Posted on 11 Aug 2020
Tensions between the US and China rose again after President Trump unveiled executive orders targeting popular social media apps TikTok and WeChat. The US administration also re-imposed a 10% tariff on imports of some Canadian aluminium, which responded with tit-for-tat measures of its own.
The FTSE 100 rallied 2.2% over the week.
The Bank of England’s monetary policy committee poured cold water on the prospect of introducing negative interest rates in the near future, citing the possible impact on the banking sector, and noted that it had “other instruments available” to support the UK economy. The Bank also predicted the economic slump caused by Covid-19 will be less severe than expected but warned the recovery will also take longer. The BoE’s central forecast shows GDP falling by 20% in the second quarter of 2020, compared with 28% in May, with GDP shrinking by 9.5% in 2020, compared with May’s projection for 14%.
The IHS Markit/Cips UK composite purchasing managers’ index (PMI) rose to 57.0 in July, the highest reading since June 2015. The manufacturing PMI increased to 53.3 from 50.1 in June, while services activity improved significantly, rising from 47.1 to 56.5 in July. The construction PMI rose to 58.1 in July, from a reading of 55.3 the previous month. This was the highest level in almost five years. During the week, the UK government announced proposals for “once in a generation” planning reforms that will ease restrictions on building new homes across England.
BAE Systems, Land Securities and Smurfit Kappa announced they were restoring their dividends, but Glencore scrapped its dividend while BP cut its in half.
HSBC profits plummeted 96% as it was hit by both COVID-19 and escalating US/China tensions.
The S&P 500 rose 2.1% over the week, coming within touching distance of its all-time high.
Talks on agreeing a new coronavirus relief package broke down before the Senate’s summer recess (Democrats had pushed for a $3.5 trillion package while Republicans proposed one worth $1 trillion). President Trump subsequently signed an executive order that will provide up to $400 per week in supplemental unemployment benefits. This is less than the $600 people had been receiving until 31 July, when the benefit expired.
Non-farm payrolls rose by 1.8 million in July. While this was down from a record 4.8 million in June, the data was better than had been expected. The unemployment rate fell to 10.2%, continuing to improve from the high of 14.7% seen in April.
Donald Trump ordered firms to stop doing business with TikTok within 45 days and also issued an executive order that gave US companies 45 days to halt transactions with WeChat. Following the moves, Microsoft said it was prepared to takeover all of TikTok’s global business.
The FTSEurofirst 300 gained 1.7% over the week.
Eurozone retail sales jumped 5.7% over the month of June. Compared with the same period of the previous year, eurozone retail sales were up 1.3%.
The IHS Markit purchasing managers’ index for Spain’s services sector increased from 50.2 in June to 51.9 in July while, in Italy, it jumped from 46.4 to 51.6. France recorded a services PMI of 57.3 in July while Germany logged 55.6.
The IHS Markit purchasing managers’ index for Spanish manufacturing rose to 53.5 in July, from 49.0 a month earlier. Italy’s manufacturing sector also recorded an improvement in July, with its PMI rising to 51.9, from 47.5 in June — its first expansion in almost two years. Germany’s July manufacturing PMI was also revised upwards from 50.0 to 51.0 — its first positive reading since the end of 2018.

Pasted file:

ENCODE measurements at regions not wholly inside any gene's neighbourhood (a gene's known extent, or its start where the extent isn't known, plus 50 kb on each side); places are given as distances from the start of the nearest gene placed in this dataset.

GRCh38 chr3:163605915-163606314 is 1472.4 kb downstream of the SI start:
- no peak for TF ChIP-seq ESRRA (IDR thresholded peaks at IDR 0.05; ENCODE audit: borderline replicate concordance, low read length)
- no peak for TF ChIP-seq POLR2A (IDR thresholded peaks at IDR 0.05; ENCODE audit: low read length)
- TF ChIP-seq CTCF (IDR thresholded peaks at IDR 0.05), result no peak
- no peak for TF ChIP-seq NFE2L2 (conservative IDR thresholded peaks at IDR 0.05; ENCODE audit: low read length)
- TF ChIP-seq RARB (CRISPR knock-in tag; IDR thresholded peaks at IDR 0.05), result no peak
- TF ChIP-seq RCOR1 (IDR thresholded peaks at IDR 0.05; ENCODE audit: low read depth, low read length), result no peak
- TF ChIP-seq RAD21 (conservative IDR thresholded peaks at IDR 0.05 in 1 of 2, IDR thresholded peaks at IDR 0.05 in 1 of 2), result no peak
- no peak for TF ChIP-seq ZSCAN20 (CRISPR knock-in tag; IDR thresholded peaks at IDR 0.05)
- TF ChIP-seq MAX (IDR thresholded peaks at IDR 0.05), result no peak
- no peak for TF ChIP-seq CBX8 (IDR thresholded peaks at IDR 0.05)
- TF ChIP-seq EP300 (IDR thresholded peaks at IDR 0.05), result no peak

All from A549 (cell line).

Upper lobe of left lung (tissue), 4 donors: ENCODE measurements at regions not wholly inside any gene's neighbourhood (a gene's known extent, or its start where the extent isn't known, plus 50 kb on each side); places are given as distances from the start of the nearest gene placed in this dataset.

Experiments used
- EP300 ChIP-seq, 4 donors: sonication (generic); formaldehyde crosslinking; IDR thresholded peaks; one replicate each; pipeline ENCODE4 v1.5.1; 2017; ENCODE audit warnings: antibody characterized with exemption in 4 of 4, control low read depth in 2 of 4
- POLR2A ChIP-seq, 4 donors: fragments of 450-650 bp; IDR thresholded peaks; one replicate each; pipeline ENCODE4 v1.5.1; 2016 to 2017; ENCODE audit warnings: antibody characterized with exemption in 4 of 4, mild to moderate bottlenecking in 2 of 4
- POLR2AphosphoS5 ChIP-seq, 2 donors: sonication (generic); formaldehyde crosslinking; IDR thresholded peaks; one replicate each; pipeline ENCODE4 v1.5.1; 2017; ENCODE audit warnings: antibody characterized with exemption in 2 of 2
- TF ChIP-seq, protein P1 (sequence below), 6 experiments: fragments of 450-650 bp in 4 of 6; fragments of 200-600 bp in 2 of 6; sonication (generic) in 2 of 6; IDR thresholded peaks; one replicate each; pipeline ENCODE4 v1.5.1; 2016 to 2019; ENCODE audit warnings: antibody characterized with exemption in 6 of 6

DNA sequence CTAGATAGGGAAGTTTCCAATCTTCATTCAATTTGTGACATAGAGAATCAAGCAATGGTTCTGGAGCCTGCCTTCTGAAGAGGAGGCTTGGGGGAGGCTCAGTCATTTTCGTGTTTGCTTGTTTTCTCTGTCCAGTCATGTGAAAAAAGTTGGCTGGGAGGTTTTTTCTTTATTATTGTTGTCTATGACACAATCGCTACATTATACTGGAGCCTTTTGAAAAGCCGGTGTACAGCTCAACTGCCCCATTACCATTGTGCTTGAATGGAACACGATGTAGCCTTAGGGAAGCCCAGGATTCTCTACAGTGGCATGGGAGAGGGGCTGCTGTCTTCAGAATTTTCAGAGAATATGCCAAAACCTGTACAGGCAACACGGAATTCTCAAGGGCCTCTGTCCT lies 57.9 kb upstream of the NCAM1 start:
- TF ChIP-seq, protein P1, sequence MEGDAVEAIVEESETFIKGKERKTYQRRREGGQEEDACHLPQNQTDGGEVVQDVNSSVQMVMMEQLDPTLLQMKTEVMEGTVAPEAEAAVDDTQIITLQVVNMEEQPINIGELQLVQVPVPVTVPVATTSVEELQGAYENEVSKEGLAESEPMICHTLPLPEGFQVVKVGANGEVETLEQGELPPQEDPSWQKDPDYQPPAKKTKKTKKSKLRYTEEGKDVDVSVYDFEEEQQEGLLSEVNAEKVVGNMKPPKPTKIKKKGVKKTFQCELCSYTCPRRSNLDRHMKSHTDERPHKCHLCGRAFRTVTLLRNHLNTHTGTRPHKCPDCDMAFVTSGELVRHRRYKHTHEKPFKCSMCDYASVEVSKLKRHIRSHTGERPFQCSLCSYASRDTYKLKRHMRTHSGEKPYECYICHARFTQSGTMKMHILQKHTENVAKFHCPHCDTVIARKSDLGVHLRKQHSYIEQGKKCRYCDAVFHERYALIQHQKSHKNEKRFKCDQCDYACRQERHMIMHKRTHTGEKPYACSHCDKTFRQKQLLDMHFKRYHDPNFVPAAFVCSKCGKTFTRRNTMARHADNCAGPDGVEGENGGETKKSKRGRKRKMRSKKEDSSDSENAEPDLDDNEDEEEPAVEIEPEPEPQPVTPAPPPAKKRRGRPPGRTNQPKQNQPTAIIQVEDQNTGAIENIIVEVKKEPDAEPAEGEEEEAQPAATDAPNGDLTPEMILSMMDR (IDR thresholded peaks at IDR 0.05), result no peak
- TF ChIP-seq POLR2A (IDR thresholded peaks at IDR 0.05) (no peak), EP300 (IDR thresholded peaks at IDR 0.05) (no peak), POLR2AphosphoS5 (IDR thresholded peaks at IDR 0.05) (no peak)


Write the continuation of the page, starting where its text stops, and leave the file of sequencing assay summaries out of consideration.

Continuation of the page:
German factory orders jumped by 27.9% over the month of June, although they were 11.3% lower than the levels recorded in February 2020, before restrictions were put in place to stop the spread of coronavirus.
The Nikkei 225 rose 2.9% over the week.
The Jibun manufacturing purchasing managers’ index rose to 45.2 in July. While the index remained below the 50 mark that separates expansion from contraction, it was the strongest reading since February.
The Caixin purchasing managers’ index of Chinese manufacturing activity rose to 52.8 in July, its highest level in more than nine years.
China’s exports rose 7.2% on a year-on-year basis in July, sharply higher than the 0.5% increase seen in June. Both exports to the US and other south-east Asian nations increased.
Chinese technology stocks declined after Donald Trump unveiled executive orders targeting popular social media apps TikTok and WeChat, which are owned by Tencent and ByteDance respectively.
Argentina reached an accord with its biggest creditors on terms for a restructuring of $65bn in foreign bonds.
Ecuador also reached a definitive agreement with its bondholders to restructure its $17.4bn of sovereign debt.
Lebanon, another country that has defaulted this year, suffered a catastrophic explosion in the port area of Beirut, further adding to the country’s woes.
The yield on the 10-year US Treasury bond closed the week at 0.56%, while the 10-year German Bund yield closed at -0.51%.
Chinese bonds have seen robust foreign inflows this year as investors are attracted to their relatively high yields compared to other markets.
The British pound rose to a five-month high against the US dollar after the Bank of England appeared cool on the prospect of introducing negative interest rates.
The Turkish lira fell to a new low, despite efforts by the central bank to reassure investors that the country’s economy is recovering from the coronavirus pandemic. Tukey’s central bank has spent billions trying unsuccessfully to prop up the currency. Short-term money markets are starting to dysfunction, with skyrocketing overnight rates failing to stem the currency’s decline.
Gold rose to a new record high of $2,063 an ounce, meaning it has risen by more than a third so far this year. Silver is also rallying, rising 34% in just the month of July.